Alumnus Frank Boyle recognized as an American Giant of Broadcasting 

Frank Boyle, a 1950 journalism graduate, received the Library of American Broadcasting Foundation’s prestigious Giants of Broadcasting & Electronic Arts award last fall. 

He was honored alongside Hall of Fame sports broadcaster Bob Costas, Good Morning America co-anchor Robin Roberts, Emmy and Golden Globes nominated actress and Happy Days alum Marion Ross, and others.   

“I've been very fortunate,” he said of the recognition. “The award for being a giant of radio was stunning.” 

Boyle owes his radio career to a mistake. When he returned from his tour in WWII, his old headmaster in Nashua recommended for him to study chemical science at “Michigan”. He applied to the first address in his book and was quickly accepted at Michigan State. His headmaster intended for him to apply to the University of Michigan.   

Well, Boyle was hopeless with chemicals. But he had a natural talent for sales and communications, and MSU was the right place to be.   

Boyle earned his degree and went to work in appliances. In another lucky break, a friend brought him over to radio media sales. He was finally in his element. When he tried to explain this to his mother, she said, “I understand. Now you are selling clock radios!”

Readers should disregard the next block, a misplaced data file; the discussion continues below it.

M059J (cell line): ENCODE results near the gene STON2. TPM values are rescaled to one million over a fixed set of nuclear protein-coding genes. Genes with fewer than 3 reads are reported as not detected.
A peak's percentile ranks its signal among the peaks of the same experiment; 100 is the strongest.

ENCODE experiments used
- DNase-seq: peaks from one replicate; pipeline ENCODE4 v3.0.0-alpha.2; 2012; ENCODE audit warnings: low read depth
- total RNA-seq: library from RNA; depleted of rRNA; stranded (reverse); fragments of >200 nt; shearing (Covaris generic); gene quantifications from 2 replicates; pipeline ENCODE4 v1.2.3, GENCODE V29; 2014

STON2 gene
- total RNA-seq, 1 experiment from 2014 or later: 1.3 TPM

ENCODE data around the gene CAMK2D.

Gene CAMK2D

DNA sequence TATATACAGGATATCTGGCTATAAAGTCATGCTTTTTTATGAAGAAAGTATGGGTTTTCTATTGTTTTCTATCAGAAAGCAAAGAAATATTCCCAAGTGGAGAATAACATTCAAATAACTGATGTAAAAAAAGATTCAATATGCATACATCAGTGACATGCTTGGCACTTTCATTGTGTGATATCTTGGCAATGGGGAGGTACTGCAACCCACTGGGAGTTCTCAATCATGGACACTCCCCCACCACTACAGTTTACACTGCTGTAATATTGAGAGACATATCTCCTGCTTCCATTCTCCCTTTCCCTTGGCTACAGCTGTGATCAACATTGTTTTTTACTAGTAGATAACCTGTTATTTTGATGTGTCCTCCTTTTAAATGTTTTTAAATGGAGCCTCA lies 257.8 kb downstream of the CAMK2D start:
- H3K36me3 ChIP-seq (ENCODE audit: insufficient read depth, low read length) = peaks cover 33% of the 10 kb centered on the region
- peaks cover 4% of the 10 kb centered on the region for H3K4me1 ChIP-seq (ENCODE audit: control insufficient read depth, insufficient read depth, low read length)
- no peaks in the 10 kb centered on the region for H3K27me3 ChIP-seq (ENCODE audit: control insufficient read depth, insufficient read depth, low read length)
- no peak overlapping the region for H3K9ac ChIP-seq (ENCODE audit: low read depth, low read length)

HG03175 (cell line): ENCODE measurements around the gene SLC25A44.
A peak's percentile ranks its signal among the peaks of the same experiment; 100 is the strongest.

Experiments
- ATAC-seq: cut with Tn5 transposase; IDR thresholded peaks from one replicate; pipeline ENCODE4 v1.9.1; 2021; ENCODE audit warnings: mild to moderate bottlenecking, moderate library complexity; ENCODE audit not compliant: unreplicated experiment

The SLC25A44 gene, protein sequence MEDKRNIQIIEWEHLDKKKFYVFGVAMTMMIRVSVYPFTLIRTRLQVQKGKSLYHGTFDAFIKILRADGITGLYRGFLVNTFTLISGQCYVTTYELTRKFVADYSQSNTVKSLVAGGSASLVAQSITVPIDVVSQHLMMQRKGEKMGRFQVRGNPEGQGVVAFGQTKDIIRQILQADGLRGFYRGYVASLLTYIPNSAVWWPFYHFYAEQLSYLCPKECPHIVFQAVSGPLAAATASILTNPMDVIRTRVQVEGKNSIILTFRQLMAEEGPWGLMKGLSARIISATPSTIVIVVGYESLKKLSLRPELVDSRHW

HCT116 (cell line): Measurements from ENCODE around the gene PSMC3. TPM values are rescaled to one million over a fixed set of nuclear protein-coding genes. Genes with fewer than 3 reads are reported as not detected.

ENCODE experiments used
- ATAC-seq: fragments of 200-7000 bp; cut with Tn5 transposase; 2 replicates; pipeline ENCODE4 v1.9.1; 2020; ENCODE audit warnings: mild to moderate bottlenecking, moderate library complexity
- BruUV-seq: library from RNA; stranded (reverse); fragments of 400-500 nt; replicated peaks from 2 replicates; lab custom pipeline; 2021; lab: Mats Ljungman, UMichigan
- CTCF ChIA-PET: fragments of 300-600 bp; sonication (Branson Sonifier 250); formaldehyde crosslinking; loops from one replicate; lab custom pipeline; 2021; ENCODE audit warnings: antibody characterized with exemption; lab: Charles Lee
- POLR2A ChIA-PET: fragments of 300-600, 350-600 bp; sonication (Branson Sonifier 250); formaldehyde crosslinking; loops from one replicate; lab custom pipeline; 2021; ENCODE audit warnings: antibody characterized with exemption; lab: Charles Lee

Boyle leaped from selling airtime to owning the Eastman Radio Company for more than a quarter century. He became one of the most influential figures in the AM radio business. In many ways he is responsible for the success of the national radio networks we enjoy today. In 1986, he started his own media brokerage, and finally retired in Connecticut. 

As a proud Spartan, Boyle reflects on his personal and professional experiences with wit and a bit of self-deprecation.  

After accepting his award at the ceremony, Boyle took a moment to remember his mother:   

“I’m grateful and overcome by this honor.  If my mother were alive, God rest her, and I went home to brag about this [award], here’s what she would say: ‘Sonny, you can’t be a giant. It sounds good, but you’re only 5’ 6.” You can’t be a giant in anything!’ That’s what my mother would have said.” 

By Jennifer Trenkamp and John Girard